Leeeroy Leeeroy - 1 year ago 55
SQL Question

How to deal with concurrent updates in databases?

What's the common way to deal with concurrent updates in an SQL database ?

Consider a simple SQL schema(constraints and defaults not shown..) like

create table credits (
int id,
int creds,
int user_id

The intent is to store some kind of credits for a user, e.g. something like stackoverflow's reputation.

How to deal with concurrent updates to that table ?
A few options:

  • update credits set creds= 150 where userid = 1;

    In this case the application retreived the current value, calculated the new value(150) and performed an update. Which spells disaster if someone else does the same at the same time.
    I'm guessing wrapping the retreival of the current value and update in a transaction would solve that , e.g.
    Begin; select creds from credits where userid=1; do application logic to calculate new value, update credits set credits = 160 where userid = 1; end;
    In this case you could check if the new credit would be < 0 and just truncate it to 0 if negative credits make no sense.

  • update credits set creds = creds - 150 where userid=1;

    This case wouldn't need to worry about concurrent updates as the DB takes care of the consistency problem, but has the flaw that creds would happily become negative, which might not make sense for some applications.

So simply, what's the accepted method to deal with the (quite simple) problem outlined above, what if the db throws an error ?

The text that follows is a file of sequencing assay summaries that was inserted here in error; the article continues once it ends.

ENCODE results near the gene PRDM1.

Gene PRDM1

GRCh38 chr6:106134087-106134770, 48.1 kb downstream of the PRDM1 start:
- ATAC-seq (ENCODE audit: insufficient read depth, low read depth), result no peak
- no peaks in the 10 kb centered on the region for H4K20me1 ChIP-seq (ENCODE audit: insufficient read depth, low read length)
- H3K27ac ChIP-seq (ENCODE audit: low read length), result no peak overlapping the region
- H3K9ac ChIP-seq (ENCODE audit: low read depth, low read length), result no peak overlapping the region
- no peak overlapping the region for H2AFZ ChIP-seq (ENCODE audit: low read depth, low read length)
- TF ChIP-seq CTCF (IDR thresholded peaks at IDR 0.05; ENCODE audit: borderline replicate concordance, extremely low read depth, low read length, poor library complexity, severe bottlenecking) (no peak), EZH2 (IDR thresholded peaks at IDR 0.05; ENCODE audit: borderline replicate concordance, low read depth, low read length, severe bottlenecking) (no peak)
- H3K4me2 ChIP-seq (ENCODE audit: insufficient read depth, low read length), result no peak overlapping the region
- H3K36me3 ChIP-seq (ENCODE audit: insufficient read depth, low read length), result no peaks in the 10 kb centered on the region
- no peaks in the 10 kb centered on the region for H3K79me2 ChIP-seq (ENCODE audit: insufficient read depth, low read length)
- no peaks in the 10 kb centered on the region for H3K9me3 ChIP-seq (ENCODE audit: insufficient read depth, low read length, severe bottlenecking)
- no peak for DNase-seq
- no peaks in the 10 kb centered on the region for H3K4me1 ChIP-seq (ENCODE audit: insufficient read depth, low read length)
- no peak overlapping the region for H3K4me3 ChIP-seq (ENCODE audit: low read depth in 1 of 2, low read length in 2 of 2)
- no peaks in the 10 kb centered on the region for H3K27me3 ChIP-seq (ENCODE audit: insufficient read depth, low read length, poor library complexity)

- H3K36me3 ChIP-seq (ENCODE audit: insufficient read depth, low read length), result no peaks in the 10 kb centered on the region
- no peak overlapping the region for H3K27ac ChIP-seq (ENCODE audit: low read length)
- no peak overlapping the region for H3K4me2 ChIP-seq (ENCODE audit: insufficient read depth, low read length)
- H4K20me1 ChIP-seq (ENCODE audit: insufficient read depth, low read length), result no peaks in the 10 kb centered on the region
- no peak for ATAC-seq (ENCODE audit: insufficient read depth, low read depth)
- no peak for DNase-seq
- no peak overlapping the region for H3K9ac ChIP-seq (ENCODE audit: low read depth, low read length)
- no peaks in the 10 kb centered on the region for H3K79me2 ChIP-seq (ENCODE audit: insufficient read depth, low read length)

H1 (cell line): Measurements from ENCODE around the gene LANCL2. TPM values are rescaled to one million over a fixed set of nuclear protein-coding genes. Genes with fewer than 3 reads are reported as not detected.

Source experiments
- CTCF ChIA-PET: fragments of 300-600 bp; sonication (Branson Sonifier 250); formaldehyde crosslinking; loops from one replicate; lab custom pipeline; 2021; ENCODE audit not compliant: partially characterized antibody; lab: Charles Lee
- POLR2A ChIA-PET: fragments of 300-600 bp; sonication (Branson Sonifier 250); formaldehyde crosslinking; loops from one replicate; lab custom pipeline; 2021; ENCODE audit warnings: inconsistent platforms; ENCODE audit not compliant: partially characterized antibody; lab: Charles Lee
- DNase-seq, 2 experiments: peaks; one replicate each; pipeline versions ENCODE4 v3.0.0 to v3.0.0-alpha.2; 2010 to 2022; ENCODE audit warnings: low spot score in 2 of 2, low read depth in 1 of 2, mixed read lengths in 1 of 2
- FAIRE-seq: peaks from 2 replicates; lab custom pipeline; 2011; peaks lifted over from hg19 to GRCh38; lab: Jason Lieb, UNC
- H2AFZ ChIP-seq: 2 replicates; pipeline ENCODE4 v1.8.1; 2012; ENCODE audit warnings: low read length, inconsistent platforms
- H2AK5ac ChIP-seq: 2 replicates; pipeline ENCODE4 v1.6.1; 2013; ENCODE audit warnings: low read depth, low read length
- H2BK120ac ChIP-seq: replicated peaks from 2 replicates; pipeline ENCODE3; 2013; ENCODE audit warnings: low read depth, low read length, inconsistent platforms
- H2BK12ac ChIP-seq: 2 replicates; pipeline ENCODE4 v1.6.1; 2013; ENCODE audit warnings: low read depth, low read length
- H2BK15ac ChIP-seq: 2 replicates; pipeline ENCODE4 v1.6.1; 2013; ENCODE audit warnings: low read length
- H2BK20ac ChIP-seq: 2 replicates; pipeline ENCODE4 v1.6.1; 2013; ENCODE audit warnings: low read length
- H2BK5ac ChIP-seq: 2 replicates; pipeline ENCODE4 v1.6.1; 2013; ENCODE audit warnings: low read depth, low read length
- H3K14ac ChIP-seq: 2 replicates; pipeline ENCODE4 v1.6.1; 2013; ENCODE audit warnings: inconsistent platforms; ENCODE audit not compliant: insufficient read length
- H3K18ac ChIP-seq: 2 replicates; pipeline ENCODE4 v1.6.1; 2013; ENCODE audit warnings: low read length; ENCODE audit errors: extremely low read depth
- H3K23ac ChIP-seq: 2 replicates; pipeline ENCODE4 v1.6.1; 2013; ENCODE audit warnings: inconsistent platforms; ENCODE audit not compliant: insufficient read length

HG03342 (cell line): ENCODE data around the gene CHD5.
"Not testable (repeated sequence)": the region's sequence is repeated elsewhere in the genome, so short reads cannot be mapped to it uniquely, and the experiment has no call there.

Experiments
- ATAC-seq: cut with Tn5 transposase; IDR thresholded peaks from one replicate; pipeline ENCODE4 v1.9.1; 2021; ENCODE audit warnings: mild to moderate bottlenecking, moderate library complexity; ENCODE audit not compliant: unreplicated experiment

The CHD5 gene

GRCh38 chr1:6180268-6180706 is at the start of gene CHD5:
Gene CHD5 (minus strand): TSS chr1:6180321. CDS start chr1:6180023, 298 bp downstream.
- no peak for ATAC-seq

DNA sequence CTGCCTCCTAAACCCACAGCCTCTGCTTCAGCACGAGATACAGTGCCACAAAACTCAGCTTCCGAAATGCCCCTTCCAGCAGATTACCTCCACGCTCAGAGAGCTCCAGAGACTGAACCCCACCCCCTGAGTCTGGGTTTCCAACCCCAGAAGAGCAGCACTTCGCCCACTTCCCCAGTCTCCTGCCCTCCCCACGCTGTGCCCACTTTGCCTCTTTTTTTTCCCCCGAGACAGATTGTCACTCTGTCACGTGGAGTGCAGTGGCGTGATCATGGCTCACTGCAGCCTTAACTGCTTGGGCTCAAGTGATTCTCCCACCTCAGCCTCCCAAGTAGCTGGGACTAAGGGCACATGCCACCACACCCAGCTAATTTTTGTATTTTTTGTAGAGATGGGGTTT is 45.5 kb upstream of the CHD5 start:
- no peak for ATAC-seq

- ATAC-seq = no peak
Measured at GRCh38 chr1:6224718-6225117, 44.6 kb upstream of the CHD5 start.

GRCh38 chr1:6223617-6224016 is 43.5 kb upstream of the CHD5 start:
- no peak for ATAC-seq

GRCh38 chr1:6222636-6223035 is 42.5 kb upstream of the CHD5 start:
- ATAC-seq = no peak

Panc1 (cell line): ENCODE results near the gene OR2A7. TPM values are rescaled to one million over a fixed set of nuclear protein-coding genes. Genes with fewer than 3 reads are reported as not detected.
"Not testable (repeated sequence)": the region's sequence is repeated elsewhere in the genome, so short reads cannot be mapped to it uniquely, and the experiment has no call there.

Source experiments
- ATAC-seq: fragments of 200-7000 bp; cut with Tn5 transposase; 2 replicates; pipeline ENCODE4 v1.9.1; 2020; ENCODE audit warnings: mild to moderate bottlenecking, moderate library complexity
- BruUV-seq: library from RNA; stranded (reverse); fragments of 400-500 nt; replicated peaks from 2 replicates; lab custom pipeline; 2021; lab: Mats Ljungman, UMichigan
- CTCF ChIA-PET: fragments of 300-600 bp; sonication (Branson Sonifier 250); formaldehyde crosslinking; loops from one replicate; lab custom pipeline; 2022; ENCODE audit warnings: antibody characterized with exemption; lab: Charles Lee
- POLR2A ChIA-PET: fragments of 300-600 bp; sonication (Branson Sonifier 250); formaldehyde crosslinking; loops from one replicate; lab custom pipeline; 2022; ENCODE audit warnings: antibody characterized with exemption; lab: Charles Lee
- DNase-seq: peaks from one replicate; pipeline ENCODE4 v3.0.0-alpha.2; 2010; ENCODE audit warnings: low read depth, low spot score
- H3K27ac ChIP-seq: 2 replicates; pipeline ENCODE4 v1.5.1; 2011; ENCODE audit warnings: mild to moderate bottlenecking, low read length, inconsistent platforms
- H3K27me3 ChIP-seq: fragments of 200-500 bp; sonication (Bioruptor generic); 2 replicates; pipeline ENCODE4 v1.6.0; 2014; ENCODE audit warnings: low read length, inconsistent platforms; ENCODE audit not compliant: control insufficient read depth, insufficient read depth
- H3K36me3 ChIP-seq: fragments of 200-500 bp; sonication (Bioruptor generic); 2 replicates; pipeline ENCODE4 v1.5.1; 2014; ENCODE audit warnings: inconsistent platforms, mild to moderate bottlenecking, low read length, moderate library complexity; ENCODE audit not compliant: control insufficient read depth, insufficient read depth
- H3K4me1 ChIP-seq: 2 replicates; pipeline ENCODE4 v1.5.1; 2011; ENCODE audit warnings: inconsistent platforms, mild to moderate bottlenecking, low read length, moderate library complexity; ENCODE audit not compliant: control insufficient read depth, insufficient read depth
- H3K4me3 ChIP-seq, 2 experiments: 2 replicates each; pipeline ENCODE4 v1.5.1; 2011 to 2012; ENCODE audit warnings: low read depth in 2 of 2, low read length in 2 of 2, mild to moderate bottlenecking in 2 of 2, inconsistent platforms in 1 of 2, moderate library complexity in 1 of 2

Answer Source

Use transactions:

SELECT creds FROM credits WHERE userid = 1;
-- do your work
UPDATE credits SET creds = 150 WHERE userid = 1;

Some important notes:

  • Not all database types support transactions. In particular, mysql's default database type, MyISAM, doesn't. Use InnoDB if you're on mysql.
  • Transactions can abort due to reasons beyond your control. If this happens, your application must be prepared to start all over again, from the BEGIN WORK.
  • You'll need to set the isolation level to SERIALIZABLE, otherwise the first select can read data that other transactions have not committed yet(transactions arn't like mutexes in programming languages). Some databases will throw an error if there's concurrent ongoing SERIALIZABLE transactions, and you'll have to restart the transaction.
  • Some DBMS provide SELECT .. FOR UPDATE , which will lock the rows retreived by select until the transaction ends.

Combining transactions with SQL stored procedures can make the latter part easier to deal with; the application would just call a single stored procedure in a transaction, and re-call it if the transaction aborts.